So how in fact does the United States draw the line with regard to legal migration? Currently, it allows about a million visas to be issued each year across a range of categories, including permanent residency, family visas, and work visas. This is a specification of the principle of assisting and welcoming migrants within the bounds of prudence. One can make a reasonable case for changing this number. But one thing does seem clear: the authority over whether to increase or decrease that number, in the American constitutional order, lies with the American people, acting via their representatives in Congress to legislate according to enumerated constitutional powers. Under our Constitution, it is not within the authority of (say) an unhinged executive refusing to enforce the law, or do-gooder unelected bureaucrats, or an international NGO, or the UN, or even the Vatican itself. This is a primary reason that unlawful immigration is contrary to basic rights: it violates a people’s right to self-determination because it contravenes a people’s authoritative determination of lawful movement of goods and persons into its territory. It must also be pointed out that this argument is not a mere cover for racist white resentment, as some racialist progressives facilely believe. Indeed, 72 percent of Latinos believe that it should be harder for immigrants to overstay visas and remain in the US illegally.

There is broad agreement across the political spectrum that there is a “crisis” at the border. This has been largely an effect of policy changes over the past few years. When President Biden took office in 2021, he annulled the “Remain in Mexico” policy for asylum seekers and reinstated “Catch and Release.” From 2021 to 2023, we know at least five million migrants crossed the border. Several hundred thousand more have crossed in 2024, and these numbers don’t include “unknown gotaways,” but we know that around two million are “known gotaways.” In short, a very substantial number are certainly unlawful migrants whose names, countries of origins, whereabouts, and purposes in coming to the US we know little or nothing about. Meanwhile, hundreds of thousands more who have been apprehended at the border have claimed a legal right to remain as asylees. Why? Because the Biden Administration releases asylum seekers into the interior of the country, often with a paid plane ticket to their desired destination. And this has incentivized people to migrate on the assumption that if they make it into the interior of the US, they will evade deportation. 

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A successful asylum claim—which must be based on persecution on the basis of factors like one’s race, religion, political opinion, or membership in some persecuted group—is a basis for attaining lawful status. However, most of these claims are fraudulent. In 2023, for example, only 14 percent of asylum claims were granted. Unsurprisingly, reports from those who have actually gone and spoken to migrants making the dangerous trek through Central America have found that most migrants are economic refugees seeking economic opportunities—but this is not a category that qualifies one for asylum under American law.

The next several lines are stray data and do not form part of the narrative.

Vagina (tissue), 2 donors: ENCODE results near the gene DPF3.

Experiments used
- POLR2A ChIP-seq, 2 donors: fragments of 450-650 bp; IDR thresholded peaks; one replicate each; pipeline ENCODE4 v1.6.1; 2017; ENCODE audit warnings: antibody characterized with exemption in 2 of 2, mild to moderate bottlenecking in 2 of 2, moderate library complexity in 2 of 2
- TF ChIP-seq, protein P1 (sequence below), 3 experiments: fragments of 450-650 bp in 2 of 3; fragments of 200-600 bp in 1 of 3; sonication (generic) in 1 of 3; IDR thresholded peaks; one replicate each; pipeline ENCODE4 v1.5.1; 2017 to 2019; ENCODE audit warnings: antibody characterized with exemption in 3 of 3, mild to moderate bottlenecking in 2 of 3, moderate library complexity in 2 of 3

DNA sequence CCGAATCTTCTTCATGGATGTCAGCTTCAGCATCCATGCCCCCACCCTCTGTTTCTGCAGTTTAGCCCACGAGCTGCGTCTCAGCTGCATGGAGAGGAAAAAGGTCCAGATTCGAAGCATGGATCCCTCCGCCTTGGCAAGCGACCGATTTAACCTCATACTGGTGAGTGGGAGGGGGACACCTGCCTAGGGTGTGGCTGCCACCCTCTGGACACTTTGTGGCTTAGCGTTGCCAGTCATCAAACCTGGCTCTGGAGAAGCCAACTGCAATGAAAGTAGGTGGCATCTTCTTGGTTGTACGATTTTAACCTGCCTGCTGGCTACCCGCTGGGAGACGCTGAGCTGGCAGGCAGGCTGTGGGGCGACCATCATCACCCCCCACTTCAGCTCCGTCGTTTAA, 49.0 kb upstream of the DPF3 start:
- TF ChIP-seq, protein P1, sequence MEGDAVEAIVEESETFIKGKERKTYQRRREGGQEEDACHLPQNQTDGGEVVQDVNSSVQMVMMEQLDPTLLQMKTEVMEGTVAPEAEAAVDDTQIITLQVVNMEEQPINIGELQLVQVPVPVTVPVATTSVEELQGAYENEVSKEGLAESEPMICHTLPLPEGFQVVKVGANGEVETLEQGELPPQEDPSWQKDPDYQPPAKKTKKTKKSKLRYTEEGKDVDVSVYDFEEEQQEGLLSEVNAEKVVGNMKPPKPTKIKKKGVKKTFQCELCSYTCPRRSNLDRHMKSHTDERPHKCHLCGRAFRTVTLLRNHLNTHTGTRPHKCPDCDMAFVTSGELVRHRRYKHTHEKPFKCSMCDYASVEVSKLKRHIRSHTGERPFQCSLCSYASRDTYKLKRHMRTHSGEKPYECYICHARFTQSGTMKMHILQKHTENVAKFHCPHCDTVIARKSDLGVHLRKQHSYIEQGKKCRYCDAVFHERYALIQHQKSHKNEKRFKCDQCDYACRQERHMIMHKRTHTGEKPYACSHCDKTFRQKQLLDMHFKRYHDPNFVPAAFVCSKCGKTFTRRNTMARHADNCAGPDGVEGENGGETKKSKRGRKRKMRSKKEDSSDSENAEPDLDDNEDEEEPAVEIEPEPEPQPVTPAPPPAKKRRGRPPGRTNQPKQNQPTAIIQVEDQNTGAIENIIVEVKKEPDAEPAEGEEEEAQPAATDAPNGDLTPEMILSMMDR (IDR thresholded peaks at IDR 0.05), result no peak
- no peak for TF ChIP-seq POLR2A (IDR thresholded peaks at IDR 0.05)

Those who defend Biden’s Catch and Release rule would argue that it is a more compassionate policy. But the drug cartels in Mexico have weaponized American compassion against itself. According to the testimony of Border Patrol agents, they traffic busloads of migrants to one area to distract the Border Patrol who come to pick them up and process them as asylum-seekers, then freely flood fentanyl across the border in another place. Fentanyl overdose is the leading cause of death among 18–45-year-old Americans. All of this is knowingly and nefariously permitted by the Mexican government.

There are various policies that could be prudential measures to address the crisis. They could include: placing a cap on annual asylum claims, requiring asylum claimants to await their hearing in Mexico or a safe country they passed through, or even a temporary detainment facility in the US. They may also include designating the Mexican drug cartels as Foreign Terrorist Organizations, which would provide US law enforcement and prosecutors with more powers to disrupt and dismantle them. And, yes, it could be prudent to erect physical barriers in areas along the border in order to help impede the traffic of drugs and persons. Before the election of 2016, there was actually a pretty wide, bipartisan consensus on this point, until “the Wall” became demonized through association with Trump. But walls were not invented in 2016. As any Catholic who has been to Vatican City knows, it is not unreasonable for the Catholic to believe that walls make good neighbors.  

The order of charity supports hardening the border first. Then, it is entirely reasonable to discuss how to balance our responsibilities toward migrants by, for example, expanding caps on legal migration, work authorization visas, and even opening new pathways to citizenship for undocumented migrants who have demonstrated a desire to become American and peaceably contribute to the common good. It is possible for America to balance its duties to citizens and immigrants. For we are a nation of immigrants and a nation of laws.